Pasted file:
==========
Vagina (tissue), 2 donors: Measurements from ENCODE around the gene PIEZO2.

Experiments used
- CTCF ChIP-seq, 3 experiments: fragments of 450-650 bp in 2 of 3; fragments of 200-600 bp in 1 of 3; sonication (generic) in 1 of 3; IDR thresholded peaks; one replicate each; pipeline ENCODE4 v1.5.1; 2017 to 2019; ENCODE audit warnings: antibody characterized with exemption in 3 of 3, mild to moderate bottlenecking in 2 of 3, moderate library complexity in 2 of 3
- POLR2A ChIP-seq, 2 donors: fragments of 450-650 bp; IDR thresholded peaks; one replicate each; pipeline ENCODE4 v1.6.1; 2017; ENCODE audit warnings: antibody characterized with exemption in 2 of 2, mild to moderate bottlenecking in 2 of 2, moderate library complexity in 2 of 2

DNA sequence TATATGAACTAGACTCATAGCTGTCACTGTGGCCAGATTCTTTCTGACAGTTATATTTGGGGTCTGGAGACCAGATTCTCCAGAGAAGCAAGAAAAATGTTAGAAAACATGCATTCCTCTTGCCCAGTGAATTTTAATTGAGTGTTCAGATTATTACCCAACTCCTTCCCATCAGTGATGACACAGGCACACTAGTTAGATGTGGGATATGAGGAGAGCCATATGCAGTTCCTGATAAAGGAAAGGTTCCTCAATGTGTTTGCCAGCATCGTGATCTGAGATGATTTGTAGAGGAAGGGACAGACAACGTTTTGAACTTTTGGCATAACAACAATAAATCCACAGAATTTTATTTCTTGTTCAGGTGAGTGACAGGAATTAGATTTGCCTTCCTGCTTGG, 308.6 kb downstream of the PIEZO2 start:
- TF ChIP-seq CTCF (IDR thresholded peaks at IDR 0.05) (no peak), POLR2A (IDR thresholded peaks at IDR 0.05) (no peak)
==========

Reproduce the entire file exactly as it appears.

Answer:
Vagina (tissue), 2 donors: Measurements from ENCODE around the gene PIEZO2.

Experiments used
- CTCF ChIP-seq, 3 experiments: fragments of 450-650 bp in 2 of 3; fragments of 200-600 bp in 1 of 3; sonication (generic) in 1 of 3; IDR thresholded peaks; one replicate each; pipeline ENCODE4 v1.5.1; 2017 to 2019; ENCODE audit warnings: antibody characterized with exemption in 3 of 3, mild to moderate bottlenecking in 2 of 3, moderate library complexity in 2 of 3
- POLR2A ChIP-seq, 2 donors: fragments of 450-650 bp; IDR thresholded peaks; one replicate each; pipeline ENCODE4 v1.6.1; 2017; ENCODE audit warnings: antibody characterized with exemption in 2 of 2, mild to moderate bottlenecking in 2 of 2, moderate library complexity in 2 of 2

DNA sequence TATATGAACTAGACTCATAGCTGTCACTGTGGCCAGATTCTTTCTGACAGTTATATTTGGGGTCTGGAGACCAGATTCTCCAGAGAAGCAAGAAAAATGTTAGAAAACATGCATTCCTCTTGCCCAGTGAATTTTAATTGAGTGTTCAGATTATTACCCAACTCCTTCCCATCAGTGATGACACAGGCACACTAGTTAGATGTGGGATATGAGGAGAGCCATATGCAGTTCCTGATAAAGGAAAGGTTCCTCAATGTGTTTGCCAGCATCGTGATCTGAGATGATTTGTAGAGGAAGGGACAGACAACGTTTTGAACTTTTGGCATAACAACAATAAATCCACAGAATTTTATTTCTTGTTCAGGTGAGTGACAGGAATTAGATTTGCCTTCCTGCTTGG, 308.6 kb downstream of the PIEZO2 start:
- TF ChIP-seq CTCF (IDR thresholded peaks at IDR 0.05) (no peak), POLR2A (IDR thresholded peaks at IDR 0.05) (no peak)